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TheAutomator
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Re: Crafting an interpreter in PureBasic

Post by TheAutomator »

interesting stuff @Olli!
purebasic is all about coding it yourself isn't it?

also about the OOP thing:

functional languages are handy for most stuff, but if you need to go abstract it's a little harder.. like for making an ast in this example. :)
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Tenaja
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Re: Crafting an interpreter in PureBasic

Post by Tenaja »

TheAutomator wrote:interesting stuff @Olli!
purebasic is all about coding it yourself isn't it?

also about the OOP thing:

functional languages are handy for most stuff, but if you need to go abstract it's a little harder.. like for making an ast in this example. :)
Have you tried one of the code pastes on the forum? I know there are C libraries that can be converted, too, and they resemble some of the options presented.
https://stackoverflow.com/questions/203 ... of-lists-c

It doesn't matter a whole lot if it's native or not, a solution is a solution. Most languages have a disadvantage...heck, C doesn't even have any type of lists native. (But there are numerous solutions available--even Rosetta Code has them.) I guess you just have to decide if a function call is too much effort to disqualify PB from your project.
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Re: Crafting an interpreter in PureBasic

Post by TheAutomator »

actually, it DOES matter, because if something that basic isn't build in and it requires you to reinvent the wheel (on a memory management scale), for experienced users a lot can go wrong. messing with memory and not knowing what you're doing makes it a lot harder for users like me who didn't have a masters diploma on computer science..

purebasic is not free, I'm trying to decide if the learning curve for something as basic as making a list is gonna be worth it or not. it feels a bit like having a wonderful car in front of you, it's driving superb, has a nice layout, doesn't use a lot of fuel ... BUT if you want airbags, well you have to build that part of the car yourself :p

i love the language, but i think it can be a little bit more user friendly when it comes to stuff al lot of other programming languages have:

variants
oop
dynamic nested lists

build in.

this is just my opinion and i know there are different opinions going around here so here is what I'm going to do..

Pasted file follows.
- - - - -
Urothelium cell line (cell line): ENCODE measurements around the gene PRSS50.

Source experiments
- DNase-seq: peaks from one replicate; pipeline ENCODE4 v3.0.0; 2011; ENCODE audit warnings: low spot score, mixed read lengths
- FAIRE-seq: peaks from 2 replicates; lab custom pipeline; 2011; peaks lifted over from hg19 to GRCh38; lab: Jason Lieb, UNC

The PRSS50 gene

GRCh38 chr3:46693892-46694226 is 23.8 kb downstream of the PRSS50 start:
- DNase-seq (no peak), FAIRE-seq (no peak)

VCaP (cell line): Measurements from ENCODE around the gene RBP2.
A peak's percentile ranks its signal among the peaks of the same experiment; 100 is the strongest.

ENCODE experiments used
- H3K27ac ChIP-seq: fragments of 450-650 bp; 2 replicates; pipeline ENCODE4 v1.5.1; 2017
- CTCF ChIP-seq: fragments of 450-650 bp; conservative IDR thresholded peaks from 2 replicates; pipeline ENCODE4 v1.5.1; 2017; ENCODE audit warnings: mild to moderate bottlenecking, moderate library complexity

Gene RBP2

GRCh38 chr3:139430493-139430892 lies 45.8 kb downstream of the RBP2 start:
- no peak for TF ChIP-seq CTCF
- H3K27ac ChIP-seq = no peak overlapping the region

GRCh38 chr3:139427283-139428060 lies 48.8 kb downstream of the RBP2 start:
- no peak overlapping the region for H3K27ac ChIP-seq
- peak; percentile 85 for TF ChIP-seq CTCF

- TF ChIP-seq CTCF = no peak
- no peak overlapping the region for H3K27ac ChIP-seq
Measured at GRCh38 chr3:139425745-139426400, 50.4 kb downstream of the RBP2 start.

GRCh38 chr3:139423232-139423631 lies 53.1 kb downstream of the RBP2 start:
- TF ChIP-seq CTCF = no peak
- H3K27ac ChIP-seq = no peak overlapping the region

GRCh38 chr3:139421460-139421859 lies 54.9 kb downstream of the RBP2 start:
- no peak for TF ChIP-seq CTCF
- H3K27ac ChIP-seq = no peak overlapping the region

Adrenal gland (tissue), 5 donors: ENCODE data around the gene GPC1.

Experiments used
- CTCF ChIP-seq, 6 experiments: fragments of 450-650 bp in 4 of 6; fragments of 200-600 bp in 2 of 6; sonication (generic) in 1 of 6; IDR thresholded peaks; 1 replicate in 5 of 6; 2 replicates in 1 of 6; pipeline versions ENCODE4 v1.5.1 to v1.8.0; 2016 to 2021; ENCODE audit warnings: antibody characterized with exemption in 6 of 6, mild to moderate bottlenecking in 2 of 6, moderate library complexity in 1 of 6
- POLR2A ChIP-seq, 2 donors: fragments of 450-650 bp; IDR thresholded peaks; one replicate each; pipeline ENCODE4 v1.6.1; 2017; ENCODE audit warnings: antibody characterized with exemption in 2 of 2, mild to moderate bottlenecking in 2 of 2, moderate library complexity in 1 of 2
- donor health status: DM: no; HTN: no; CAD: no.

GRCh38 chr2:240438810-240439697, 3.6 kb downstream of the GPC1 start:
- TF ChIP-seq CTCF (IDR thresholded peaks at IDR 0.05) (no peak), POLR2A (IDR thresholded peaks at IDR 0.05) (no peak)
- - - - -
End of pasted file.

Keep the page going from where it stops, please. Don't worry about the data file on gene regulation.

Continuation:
I'm going to research about the more low level stuff like memory and pointers (partially did that already),
try my best to figure out how to write functions that do what i need and (important) fully understand what they do.
examine the examples you guys kindly wrote for me as a reference,
show what i got so far by posting updates here (for anyone interested),
and hopefully have a nice little interpreter by the end :)

before i start with the nested list functions and such, do any of you guys think this is a good way of building an interpreter inside of a functional language? or are there different approaches (not talking about compilers or assembly stuff) that would be better if you don't work with oop?

that last question comes from the idea that interpreters always work with some kind of AST and recursion, the shunting yard algorithm was my first approach but that's another story, not a fan of that algorithm for making an interpreter.
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Re: Crafting an interpreter in PureBasic

Post by Tenaja »

Reinvent the wheel? You've been given several examples, both in PB and in C. It's more like updating the text on the sidewall of the wheel.
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Re: Crafting an interpreter in PureBasic

Post by Tenaja »

TheAutomator wrote: before i start with the nested list functions and such, do any of you guys think this is a good way of building an interpreter inside of a functional language? or are there different approaches (not talking about compilers or assembly stuff) that would be better if you don't work with oop?

that last question comes from the idea that interpreters always work with some kind of AST and recursion, the shunting yard algorithm was my first approach but that's another story, not a fan of that algorithm for making an interpreter.